The Fantasticks has aged well, and will retire with grace
by Larry Murray
Hard to believe, but The Fantasticks has been around so long that “its assistant stage manager was once a young kid named David Mamet,” according to Tom Jones, its co-creator with Harvey Schmidt. Producers of Off-Broadway’s But the long running musical will close on Sunday, May 3rd – the 55th anniversary of the opening of the show in 1960. At the time of its closing the production will have played a total of 20,672 performances in NYC: 17,162 at the Sullivan Street Playhouse and 3,510 performances at the Snapple Theater Center. It is a musical that has aged well, having seen it numerous times over the decades. And it plays well whether cast with names like John Davidson or staged in a community playhouse.
It’s the stuff of legends, too. Yes, “Mamet cut the paper squares and ironed the shirts, and he wrote an article years later: “I was a gopher at The Fantasticks,” recalled Jones in 2009 chat I had with him.
Originally staged at Barnard College, The Fantasticks received its official premiere at the Sullivan Street Playhouse on May 3, 1960. Its original run closed on January 13, 2002 after 17,162 performances. But even that didn’t stop the phenomenon. Since that time, it has played in over 5000 American cities and 80 foreign countries, and has been revived off Broadway, most recently at the Snapple Theatre, recently renamed for Jerry Orbach.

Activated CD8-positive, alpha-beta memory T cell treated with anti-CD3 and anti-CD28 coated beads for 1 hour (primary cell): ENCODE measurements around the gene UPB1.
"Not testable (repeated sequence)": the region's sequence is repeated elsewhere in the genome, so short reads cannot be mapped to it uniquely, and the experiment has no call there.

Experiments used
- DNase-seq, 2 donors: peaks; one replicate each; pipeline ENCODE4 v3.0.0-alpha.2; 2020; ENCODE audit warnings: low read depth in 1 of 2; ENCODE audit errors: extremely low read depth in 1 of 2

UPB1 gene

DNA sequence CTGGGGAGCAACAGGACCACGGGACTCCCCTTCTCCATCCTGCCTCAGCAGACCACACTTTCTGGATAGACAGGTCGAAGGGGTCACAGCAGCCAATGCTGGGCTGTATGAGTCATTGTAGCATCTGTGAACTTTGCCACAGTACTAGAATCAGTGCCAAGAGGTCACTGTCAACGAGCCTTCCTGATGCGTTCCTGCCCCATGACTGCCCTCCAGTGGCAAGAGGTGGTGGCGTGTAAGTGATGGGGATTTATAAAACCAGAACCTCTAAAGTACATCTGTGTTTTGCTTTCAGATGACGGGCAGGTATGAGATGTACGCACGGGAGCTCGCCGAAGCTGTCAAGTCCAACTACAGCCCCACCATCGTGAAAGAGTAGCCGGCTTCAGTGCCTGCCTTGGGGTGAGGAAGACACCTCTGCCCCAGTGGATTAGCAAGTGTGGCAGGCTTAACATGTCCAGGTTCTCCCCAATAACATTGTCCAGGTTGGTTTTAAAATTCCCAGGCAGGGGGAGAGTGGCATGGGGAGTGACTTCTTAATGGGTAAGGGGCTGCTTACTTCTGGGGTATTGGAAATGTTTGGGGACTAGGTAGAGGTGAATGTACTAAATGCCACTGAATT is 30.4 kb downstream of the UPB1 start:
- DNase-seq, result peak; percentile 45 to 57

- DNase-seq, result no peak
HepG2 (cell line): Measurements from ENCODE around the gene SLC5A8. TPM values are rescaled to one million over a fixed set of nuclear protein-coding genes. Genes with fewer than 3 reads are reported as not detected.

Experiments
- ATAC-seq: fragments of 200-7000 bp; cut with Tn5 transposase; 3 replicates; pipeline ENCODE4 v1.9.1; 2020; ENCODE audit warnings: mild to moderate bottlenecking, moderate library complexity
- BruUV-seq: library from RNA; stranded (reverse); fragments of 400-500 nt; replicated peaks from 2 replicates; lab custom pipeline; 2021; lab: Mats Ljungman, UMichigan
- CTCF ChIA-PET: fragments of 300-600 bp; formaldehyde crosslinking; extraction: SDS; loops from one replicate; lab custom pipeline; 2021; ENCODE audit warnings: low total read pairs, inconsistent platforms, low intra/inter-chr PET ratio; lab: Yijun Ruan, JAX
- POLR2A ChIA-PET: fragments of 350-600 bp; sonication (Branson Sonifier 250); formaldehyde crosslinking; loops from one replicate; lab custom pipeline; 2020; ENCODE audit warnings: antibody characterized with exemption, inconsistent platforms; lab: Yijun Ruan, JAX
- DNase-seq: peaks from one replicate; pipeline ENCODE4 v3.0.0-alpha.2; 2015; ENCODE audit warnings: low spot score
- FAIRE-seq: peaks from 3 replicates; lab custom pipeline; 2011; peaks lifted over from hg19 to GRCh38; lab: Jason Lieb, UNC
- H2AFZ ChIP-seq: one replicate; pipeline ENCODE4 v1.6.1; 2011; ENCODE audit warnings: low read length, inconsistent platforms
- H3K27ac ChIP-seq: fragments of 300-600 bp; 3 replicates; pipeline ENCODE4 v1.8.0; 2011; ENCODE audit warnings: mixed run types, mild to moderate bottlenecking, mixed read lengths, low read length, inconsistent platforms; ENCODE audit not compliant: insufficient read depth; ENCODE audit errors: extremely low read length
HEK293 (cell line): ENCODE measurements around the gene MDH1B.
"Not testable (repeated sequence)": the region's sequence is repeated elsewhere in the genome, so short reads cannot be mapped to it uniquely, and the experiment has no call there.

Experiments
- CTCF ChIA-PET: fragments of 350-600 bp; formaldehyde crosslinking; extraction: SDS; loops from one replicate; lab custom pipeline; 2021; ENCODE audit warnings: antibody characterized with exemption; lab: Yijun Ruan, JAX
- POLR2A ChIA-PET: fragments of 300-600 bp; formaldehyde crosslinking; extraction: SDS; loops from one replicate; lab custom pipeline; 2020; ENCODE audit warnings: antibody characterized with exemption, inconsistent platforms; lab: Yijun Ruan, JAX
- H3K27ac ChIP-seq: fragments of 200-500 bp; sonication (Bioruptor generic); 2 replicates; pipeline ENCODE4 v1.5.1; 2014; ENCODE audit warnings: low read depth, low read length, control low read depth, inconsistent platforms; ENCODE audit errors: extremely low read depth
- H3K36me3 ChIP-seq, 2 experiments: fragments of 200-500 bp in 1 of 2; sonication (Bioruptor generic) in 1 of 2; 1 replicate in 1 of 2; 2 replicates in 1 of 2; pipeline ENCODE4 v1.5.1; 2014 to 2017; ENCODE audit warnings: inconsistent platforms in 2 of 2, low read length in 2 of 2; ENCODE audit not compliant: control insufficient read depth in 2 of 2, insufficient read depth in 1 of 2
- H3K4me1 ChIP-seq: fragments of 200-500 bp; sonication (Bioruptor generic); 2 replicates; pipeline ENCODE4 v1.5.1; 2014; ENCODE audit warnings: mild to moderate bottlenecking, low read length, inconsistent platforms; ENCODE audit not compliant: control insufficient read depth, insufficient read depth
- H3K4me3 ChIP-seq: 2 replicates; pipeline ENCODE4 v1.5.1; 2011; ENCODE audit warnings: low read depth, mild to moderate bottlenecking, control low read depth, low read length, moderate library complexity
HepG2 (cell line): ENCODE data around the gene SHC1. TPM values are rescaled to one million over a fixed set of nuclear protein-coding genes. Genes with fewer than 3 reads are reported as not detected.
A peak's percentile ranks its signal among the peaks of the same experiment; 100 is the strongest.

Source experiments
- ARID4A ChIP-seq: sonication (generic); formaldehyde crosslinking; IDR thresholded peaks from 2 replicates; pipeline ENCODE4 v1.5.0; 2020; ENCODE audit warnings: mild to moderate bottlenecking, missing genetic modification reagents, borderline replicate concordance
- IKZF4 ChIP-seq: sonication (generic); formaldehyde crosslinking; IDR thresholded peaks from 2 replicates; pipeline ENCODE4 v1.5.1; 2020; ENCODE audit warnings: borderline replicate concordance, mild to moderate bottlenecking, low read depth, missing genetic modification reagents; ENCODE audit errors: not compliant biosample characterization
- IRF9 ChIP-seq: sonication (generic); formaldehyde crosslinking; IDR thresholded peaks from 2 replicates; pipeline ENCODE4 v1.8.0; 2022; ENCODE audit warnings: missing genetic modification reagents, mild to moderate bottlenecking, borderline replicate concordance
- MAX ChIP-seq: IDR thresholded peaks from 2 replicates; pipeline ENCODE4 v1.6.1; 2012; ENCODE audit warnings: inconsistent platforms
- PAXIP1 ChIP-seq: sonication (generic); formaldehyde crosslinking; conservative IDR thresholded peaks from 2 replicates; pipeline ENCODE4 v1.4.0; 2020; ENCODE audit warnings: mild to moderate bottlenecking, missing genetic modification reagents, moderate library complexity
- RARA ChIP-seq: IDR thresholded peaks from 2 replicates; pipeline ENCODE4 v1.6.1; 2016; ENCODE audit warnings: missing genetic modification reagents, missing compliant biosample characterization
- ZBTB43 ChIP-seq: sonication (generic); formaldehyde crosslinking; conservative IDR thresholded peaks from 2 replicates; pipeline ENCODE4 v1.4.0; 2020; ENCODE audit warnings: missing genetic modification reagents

Tom Jones who wrote the book and lyrics, and Harvey Schmidt the music, first began collaborating while students at the University of Texas. Other Schmidt/Jones collaborations include 110 In The Shade, I Do, I Do, and the original ritual musical Celebration.
There have been many Berkshire productions of the musical, the most memorable of which for me was at Barrington Stage. Jones traveled up from New York to see what Andrew Volkoff, the director, had done to freshen it up. We also talked with Volkoff about his preparations for the show. His interview will appear later. We start at the beginning with Tom Jones who wrote the book and lyrics and conceptualized the show.
Like so many in show business, he started at the bottom.
“I was 32 when The Fantasticks opened and I waited a lot of tables before that, though I was lucky and mostly worked at bookstores. Entering the kitchens of a busy eatery is like hell on earth. I loved Arnold Wesker’s play The Kitchen in which one act takes place in the elegant dining room while the other happens in the cauldron of the kitchen. Waiters get to shuttle between the two worlds.”
Jones and Schmidt went to school together, and worked together for many decades, and I wondered if they still saw each other.
“Harvey moved back to Texas not long ago to be with his family. And without him around, there’s a void. You know, before Richard Rogers and Oscar Hammerstein starting collaborating, they each had written 25 shows, and that experience is invaluable. Today we are lucky to have a dozen musicals a year on all of Broadway.”
It’s an increasingly tough business to get experience in, and live theater thrives when talented musical writers come along. We talked a bit about the Musical Lab at Barrington Stage under Bill Finn which attempts to nurture promising composers and lyricists and give them some exposure.